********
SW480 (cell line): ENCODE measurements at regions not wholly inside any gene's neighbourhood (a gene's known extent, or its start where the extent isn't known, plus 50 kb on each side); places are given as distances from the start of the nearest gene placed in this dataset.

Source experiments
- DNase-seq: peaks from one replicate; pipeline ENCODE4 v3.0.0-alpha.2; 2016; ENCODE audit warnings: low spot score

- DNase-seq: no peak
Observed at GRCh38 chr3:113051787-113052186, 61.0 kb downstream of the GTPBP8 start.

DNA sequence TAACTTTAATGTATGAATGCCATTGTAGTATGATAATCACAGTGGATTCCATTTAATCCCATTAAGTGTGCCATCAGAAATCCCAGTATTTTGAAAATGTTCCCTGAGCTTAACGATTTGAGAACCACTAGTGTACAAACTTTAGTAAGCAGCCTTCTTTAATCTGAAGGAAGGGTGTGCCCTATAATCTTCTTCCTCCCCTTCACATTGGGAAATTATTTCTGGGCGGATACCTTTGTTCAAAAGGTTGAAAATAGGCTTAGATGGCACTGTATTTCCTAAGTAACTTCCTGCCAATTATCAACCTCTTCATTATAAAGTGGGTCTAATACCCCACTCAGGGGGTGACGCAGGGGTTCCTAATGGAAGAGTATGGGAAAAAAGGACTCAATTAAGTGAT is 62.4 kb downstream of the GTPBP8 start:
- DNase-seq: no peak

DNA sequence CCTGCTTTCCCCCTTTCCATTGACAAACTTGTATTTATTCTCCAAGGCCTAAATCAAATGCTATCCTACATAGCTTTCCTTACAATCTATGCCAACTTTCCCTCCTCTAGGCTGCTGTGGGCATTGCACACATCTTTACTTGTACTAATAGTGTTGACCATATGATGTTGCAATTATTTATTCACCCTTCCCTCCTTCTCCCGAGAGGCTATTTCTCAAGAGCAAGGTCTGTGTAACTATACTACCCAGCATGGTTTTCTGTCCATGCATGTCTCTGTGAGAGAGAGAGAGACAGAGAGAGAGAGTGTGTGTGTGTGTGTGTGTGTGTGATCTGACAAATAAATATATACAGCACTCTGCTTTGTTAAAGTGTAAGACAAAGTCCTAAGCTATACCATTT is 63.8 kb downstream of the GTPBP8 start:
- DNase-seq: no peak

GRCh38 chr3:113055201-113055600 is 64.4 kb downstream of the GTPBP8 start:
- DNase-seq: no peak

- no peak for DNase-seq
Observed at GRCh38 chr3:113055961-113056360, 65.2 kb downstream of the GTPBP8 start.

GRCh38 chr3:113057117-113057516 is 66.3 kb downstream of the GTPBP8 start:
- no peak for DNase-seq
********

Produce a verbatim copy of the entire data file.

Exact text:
SW480 (cell line): ENCODE measurements at regions not wholly inside any gene's neighbourhood (a gene's known extent, or its start where the extent isn't known, plus 50 kb on each side); places are given as distances from the start of the nearest gene placed in this dataset.

Source experiments
- DNase-seq: peaks from one replicate; pipeline ENCODE4 v3.0.0-alpha.2; 2016; ENCODE audit warnings: low spot score

- DNase-seq: no peak
Observed at GRCh38 chr3:113051787-113052186, 61.0 kb downstream of the GTPBP8 start.

DNA sequence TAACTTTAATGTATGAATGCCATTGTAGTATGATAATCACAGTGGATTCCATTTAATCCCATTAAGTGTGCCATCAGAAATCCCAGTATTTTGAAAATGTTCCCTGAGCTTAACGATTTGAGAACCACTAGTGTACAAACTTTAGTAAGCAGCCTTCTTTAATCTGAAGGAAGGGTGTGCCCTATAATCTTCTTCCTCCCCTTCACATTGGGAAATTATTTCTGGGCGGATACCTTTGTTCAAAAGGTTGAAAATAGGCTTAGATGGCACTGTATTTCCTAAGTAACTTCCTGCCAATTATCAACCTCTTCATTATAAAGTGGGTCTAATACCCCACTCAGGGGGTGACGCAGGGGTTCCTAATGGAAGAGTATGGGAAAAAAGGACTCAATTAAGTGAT is 62.4 kb downstream of the GTPBP8 start:
- DNase-seq: no peak

DNA sequence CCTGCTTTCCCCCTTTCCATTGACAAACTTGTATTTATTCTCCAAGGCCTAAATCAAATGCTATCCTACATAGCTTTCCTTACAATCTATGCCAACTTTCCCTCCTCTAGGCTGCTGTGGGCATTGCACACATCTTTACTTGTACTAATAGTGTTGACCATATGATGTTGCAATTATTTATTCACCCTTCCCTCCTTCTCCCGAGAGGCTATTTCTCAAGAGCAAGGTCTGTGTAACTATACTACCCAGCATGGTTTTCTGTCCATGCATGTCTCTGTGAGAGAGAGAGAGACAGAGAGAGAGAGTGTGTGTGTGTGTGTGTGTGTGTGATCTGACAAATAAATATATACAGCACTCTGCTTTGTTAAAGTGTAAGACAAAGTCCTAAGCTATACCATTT is 63.8 kb downstream of the GTPBP8 start:
- DNase-seq: no peak

GRCh38 chr3:113055201-113055600 is 64.4 kb downstream of the GTPBP8 start:
- DNase-seq: no peak

- no peak for DNase-seq
Observed at GRCh38 chr3:113055961-113056360, 65.2 kb downstream of the GTPBP8 start.

GRCh38 chr3:113057117-113057516 is 66.3 kb downstream of the GTPBP8 start:
- no peak for DNase-seq